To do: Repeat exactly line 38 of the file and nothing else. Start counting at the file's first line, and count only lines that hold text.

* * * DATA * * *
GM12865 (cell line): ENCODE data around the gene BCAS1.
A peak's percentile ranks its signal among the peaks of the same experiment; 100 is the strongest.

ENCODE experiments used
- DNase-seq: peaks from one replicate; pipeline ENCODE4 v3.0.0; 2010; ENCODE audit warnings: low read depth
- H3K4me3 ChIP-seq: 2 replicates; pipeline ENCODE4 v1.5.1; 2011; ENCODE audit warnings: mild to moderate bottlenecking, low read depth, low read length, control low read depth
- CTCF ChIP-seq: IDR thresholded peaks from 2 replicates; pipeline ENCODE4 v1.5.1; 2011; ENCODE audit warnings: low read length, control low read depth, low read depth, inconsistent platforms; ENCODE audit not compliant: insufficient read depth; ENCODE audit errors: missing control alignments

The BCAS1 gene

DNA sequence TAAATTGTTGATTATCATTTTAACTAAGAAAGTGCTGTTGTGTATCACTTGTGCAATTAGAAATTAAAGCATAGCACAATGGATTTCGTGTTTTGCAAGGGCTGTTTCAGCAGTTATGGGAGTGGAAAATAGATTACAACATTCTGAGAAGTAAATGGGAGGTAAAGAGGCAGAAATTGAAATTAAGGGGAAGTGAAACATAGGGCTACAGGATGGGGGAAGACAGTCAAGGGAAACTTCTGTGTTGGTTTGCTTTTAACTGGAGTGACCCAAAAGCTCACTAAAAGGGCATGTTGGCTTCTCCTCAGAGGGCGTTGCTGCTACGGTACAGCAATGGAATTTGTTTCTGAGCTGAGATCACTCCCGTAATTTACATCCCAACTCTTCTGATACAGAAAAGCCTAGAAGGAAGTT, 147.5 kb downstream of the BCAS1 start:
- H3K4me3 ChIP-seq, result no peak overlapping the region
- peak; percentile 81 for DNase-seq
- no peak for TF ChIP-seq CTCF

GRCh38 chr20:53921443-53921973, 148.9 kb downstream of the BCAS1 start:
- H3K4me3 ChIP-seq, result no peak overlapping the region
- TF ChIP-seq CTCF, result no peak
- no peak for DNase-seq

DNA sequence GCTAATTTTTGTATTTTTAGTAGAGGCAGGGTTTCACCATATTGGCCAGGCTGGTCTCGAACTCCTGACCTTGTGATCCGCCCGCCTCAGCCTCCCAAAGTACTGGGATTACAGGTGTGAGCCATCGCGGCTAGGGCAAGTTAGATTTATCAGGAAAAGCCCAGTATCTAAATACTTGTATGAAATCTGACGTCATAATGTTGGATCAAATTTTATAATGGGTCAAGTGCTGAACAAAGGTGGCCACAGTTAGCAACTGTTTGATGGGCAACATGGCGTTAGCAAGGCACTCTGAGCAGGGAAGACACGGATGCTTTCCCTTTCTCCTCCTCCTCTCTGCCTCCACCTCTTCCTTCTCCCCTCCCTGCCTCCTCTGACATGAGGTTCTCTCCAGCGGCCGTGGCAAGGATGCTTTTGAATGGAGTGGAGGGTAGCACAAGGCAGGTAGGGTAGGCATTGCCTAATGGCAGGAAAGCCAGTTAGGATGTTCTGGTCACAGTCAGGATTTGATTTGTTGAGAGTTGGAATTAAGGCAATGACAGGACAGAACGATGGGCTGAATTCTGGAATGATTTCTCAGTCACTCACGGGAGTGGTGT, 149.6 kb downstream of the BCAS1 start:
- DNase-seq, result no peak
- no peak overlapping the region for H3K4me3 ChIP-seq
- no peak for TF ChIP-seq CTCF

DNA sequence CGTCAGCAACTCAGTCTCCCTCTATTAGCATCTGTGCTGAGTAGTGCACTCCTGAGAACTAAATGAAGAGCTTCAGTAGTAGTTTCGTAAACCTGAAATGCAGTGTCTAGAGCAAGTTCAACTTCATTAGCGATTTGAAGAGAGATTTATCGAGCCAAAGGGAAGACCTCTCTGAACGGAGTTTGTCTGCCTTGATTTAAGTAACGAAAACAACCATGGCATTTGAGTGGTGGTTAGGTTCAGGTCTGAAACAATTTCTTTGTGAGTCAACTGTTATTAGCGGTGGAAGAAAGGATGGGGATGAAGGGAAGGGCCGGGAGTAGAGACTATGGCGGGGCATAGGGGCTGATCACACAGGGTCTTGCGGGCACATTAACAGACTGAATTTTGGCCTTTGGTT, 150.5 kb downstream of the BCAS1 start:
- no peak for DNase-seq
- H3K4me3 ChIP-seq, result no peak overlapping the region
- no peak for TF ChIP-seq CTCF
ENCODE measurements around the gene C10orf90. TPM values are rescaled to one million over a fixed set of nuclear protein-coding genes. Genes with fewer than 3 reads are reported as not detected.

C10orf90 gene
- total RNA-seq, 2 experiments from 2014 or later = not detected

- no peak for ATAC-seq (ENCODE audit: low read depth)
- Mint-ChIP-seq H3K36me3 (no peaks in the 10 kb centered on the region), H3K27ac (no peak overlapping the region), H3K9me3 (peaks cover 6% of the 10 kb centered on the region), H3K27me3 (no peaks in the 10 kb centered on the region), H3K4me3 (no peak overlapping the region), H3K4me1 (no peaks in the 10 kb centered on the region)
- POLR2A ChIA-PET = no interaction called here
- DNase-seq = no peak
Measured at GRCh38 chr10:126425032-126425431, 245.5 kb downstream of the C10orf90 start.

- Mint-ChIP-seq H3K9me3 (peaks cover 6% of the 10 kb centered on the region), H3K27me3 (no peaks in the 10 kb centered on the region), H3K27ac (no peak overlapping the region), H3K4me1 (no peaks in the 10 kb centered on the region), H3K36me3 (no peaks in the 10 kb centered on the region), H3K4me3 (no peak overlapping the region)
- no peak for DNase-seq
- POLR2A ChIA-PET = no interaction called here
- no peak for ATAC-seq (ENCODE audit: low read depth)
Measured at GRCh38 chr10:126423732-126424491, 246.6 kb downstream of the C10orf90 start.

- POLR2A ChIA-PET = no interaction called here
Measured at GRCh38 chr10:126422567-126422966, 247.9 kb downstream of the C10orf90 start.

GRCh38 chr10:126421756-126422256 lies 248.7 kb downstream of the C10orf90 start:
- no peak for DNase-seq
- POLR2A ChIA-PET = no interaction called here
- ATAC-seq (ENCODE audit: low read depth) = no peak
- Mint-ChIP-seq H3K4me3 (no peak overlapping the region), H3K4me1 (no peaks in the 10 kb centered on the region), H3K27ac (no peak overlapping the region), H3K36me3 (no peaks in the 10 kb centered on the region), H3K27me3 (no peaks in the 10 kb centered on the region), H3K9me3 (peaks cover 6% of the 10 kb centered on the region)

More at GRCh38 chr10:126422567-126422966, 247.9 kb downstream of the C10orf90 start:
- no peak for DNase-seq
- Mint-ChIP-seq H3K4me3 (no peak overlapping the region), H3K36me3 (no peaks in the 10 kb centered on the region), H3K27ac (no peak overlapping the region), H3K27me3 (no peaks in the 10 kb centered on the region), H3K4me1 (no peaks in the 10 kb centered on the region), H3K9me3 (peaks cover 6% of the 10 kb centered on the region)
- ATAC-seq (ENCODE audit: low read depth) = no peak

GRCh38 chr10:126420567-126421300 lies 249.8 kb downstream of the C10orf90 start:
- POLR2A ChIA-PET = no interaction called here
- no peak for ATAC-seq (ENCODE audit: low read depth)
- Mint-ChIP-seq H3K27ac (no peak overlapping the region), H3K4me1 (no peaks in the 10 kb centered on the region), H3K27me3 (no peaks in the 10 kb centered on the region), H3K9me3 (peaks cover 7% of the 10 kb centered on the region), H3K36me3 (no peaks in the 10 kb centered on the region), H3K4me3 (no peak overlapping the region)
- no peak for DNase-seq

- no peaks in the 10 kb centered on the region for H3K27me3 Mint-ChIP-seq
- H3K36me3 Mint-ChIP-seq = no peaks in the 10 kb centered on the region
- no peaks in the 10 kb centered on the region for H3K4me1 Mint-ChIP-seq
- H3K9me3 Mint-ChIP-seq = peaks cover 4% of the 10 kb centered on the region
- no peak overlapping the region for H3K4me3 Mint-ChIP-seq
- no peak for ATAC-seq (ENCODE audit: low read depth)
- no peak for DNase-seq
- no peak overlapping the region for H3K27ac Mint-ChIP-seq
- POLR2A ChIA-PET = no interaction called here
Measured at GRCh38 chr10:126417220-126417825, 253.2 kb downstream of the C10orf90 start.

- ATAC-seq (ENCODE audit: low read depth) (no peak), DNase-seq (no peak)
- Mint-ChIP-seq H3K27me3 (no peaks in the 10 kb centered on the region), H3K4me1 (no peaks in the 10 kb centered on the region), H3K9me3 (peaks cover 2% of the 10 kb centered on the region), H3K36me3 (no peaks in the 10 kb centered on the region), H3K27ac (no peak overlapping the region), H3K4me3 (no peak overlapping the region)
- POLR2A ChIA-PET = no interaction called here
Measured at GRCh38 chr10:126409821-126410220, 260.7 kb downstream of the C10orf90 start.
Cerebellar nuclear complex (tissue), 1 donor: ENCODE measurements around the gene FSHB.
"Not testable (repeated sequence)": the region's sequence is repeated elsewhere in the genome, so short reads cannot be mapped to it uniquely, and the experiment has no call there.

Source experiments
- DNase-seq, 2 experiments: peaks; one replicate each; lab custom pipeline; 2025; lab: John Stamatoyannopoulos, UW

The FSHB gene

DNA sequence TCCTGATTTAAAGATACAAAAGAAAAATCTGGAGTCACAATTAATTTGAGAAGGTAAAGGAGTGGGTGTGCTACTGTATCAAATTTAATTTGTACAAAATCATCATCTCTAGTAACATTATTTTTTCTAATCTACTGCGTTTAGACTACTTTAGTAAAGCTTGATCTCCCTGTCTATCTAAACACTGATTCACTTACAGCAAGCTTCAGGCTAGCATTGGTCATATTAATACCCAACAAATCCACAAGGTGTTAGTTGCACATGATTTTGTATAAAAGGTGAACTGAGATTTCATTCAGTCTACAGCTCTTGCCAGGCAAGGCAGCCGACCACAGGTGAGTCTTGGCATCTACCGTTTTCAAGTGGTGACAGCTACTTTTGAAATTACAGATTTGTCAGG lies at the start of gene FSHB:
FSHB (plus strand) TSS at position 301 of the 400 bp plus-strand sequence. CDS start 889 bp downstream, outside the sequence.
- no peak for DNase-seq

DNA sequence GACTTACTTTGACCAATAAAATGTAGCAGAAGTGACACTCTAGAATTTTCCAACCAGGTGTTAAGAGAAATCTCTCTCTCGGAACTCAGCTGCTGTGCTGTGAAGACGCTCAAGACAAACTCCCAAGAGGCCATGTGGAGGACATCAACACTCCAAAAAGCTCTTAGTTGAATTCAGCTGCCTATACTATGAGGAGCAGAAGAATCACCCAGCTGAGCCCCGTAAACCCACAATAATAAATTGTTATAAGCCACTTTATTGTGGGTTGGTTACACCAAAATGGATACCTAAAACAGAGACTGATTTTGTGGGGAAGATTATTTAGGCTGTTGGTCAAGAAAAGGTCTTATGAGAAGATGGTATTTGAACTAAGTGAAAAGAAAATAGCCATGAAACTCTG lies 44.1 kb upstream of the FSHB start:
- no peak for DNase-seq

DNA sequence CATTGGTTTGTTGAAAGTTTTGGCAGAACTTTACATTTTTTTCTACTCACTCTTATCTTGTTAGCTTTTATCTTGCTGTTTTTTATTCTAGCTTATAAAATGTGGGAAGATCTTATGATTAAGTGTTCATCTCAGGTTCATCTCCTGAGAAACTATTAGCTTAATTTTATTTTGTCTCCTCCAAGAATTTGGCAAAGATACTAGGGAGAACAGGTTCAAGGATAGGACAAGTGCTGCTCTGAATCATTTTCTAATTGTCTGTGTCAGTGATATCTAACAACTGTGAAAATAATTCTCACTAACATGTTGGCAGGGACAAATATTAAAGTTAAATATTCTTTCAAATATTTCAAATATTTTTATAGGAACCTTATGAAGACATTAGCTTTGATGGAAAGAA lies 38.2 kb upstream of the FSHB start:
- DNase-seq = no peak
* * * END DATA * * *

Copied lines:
Measured at GRCh38 chr10:126422567-126422966, 247.9 kb downstream of the C10orf90 start.